Outside Gate City. Photo by Mary Trigiani.

I’ve had some inspiring conversations lately. From the new owner experiencing the first thrill of  market response to her retail business, to the established manufacturers who are writing new chapters in their corporate stories, to the public servants who want to break new ground in  partnership with the private sector, it is clear that something is afoot.  

There is a desire for fresh yet practical ideas and approaches to business and community  challenges. People are honoring legacy by looking ahead, not back. They are inspired by our  forebears yet willing to take their own risks. Hoarding power doesn’t interest them but defining it  in a new way does. They all want a robust private sector that makes jobs. 

I landed back in Virginia six years ago, after speaking to the first economic forum held by the  University of Virginia’s College at Wise, because I saw an abundance of energy and desire in  the Great Southwest. It was matched by an eagerness to initiate a new era of success and  contribution. There was a chance to make a renaissance. 

Like the rest of the nation, Virginians are pondering what’s next after everything we’ve endured.  The road forward is not cleared just yet. Rural areas are getting a lot of attention, yet across the  country, only some regions seem ready to innovate. These regions have let go of less fruitful  endeavors and made way for new business-centric approaches and contributors. In regions that  are institutionally skeptical of innovation in economic development programming, the weary  stakeholders feel there is an underlying infection that plagues everything from the private sector  to the public forum: the entrenched belief that economic growth is the province of the agency  class and that transformation not conceived by them must be resisted. Yet when we listen to the  new business founder, and the established corporate executive, and the devoted public servant,  we hear something unifying: private wealth creation is preferable to unending wealth  redistribution, and we must wrap ourselves around a new purpose for taxpayer-funded  economic programming.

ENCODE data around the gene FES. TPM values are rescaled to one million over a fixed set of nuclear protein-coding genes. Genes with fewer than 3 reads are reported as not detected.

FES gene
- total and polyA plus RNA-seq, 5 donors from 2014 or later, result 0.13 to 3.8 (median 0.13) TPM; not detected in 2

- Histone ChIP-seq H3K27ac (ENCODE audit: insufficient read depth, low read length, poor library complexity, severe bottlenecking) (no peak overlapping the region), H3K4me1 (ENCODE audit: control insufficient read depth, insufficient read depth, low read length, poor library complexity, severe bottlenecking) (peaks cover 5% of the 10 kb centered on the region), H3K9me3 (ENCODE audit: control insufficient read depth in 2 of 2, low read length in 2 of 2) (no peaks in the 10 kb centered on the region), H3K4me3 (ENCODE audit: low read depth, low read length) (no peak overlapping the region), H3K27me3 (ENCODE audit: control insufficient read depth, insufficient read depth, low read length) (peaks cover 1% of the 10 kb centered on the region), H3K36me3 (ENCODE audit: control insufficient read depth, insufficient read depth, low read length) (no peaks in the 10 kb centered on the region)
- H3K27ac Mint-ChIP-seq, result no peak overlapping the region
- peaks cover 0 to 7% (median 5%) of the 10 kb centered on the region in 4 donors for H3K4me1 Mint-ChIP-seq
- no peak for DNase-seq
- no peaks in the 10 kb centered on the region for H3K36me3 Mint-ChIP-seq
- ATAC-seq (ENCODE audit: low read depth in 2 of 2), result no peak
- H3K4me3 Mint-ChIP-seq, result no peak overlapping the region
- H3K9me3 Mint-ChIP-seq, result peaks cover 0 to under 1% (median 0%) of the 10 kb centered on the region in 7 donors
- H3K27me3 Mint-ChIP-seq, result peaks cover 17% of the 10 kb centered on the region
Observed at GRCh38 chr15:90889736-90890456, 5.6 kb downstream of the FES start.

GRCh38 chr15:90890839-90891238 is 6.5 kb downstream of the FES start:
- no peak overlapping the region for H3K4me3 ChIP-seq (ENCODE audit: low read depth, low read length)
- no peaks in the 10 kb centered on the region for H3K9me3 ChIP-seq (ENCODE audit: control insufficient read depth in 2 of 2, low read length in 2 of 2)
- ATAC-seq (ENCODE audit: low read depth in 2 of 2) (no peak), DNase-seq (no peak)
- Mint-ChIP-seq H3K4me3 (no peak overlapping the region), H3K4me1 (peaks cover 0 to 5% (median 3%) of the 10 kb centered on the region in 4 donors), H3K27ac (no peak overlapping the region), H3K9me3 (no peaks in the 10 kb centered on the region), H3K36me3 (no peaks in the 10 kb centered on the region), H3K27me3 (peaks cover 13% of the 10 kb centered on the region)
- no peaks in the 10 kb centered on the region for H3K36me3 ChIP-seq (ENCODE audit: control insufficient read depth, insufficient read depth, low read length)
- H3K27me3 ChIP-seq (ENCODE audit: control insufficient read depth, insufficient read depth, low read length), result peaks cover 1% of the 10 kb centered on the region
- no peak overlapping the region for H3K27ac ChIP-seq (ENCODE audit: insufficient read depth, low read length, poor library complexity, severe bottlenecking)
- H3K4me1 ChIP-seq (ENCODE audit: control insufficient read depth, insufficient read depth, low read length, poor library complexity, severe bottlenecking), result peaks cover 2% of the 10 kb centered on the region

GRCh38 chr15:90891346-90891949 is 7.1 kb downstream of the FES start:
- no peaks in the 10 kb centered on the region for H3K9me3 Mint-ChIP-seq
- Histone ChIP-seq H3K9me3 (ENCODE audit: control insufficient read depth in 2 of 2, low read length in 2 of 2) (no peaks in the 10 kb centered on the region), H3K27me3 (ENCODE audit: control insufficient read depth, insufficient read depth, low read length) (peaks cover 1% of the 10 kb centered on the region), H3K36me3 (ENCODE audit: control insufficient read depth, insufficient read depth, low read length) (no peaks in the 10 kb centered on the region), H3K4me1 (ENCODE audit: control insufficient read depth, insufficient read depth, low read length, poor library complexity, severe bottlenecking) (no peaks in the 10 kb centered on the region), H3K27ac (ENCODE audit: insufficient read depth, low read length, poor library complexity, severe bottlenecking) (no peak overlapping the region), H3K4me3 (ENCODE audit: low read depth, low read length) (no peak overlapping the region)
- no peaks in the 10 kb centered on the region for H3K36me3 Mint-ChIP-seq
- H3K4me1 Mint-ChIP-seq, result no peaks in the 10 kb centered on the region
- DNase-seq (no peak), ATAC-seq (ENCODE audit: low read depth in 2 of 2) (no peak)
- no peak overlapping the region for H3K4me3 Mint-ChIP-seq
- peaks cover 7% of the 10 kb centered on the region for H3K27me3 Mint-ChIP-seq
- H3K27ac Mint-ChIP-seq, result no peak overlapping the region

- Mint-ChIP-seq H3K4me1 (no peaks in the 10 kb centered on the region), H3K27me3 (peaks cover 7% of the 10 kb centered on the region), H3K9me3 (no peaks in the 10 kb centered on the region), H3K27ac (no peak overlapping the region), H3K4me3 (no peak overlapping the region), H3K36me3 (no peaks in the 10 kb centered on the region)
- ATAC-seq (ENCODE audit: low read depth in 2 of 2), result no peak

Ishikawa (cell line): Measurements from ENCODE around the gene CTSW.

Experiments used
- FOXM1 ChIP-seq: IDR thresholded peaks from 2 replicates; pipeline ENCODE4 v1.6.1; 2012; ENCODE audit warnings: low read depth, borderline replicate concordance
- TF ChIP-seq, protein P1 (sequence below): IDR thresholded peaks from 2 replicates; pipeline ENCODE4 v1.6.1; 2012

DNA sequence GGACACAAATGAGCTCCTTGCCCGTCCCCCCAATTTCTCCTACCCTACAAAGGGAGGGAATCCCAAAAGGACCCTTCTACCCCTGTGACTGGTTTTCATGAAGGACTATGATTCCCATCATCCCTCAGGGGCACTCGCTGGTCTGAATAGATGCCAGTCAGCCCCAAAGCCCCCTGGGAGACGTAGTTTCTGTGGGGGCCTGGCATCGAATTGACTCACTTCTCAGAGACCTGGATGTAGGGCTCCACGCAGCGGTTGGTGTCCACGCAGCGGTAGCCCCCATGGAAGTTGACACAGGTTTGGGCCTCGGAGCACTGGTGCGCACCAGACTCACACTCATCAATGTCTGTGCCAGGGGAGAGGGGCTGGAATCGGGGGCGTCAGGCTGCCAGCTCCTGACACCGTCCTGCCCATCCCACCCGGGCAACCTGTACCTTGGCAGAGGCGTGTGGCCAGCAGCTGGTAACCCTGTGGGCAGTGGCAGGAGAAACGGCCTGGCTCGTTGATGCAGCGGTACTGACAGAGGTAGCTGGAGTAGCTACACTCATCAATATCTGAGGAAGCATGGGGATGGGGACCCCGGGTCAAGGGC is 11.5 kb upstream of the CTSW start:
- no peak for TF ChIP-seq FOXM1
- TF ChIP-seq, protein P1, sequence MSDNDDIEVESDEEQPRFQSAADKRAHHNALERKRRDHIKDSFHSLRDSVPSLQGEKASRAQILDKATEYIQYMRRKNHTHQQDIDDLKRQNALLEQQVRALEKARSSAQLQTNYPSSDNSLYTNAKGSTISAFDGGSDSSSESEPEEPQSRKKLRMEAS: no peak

The core value is in cultivating the opportunity to work and in rejoicing in the work that we do. Under the franchise of employment, within a clear business purpose, we open the gate to  personal prosperity and collective stability, to individual wealth and community strength. To advance employment, our taxpayer investment in economic growth programs must be focused  upon the joy of a work ethic, teaching people how to work, and welcoming companies that  provide work as they plant in our communities. 

The season of awakening prompted me to look into The Virginia Way. As a student, I had  processed it as a philosophy that invites people to come as they are, say what they think, and  find a way to get work done across aisles and divisions, with civility and empathy. Then I came  across a commentary written three years ago, about George Wythe, by Suzanne Munson and  based upon her book, Jefferson’s Godfather. I learned something new. As one of the nation’s  founders – flawed human beings who came together to forge a vision that still challenges us to  deliver in ways they did not – Wythe worked very hard from his perch as a lawyer to transcend  the confrontations that distract and to promote a grand focus on delivering a new nation that  identified freedom, including personal economic achievement, as a birthright. 

I’ll never accept the logic of a George Wythe in his early resignment to slavery. He understood  the inherent contradiction between enslavement and the American philosophy. I do take comfort in the ultimate fairness of his late-in-life actions. As much as the Virginia Way was not extended  to everyone who built Virginia, in their time – and I include the coal miners of later generations,  among others, in this – it is a compelling context for moving ahead, together. We must define  what is unjust and unproductive and relegate it to the past. We must build an economy that  affords the vaunted, promised, worthy, doable goal of equality, rooted in work and workers.  Rural Virginia is our testing ground and launching pad, and privately-held business is the rocket  fuel.

Mary Trigiani, a veteran senior executive and board director, resides in Abingdon. She is a member of...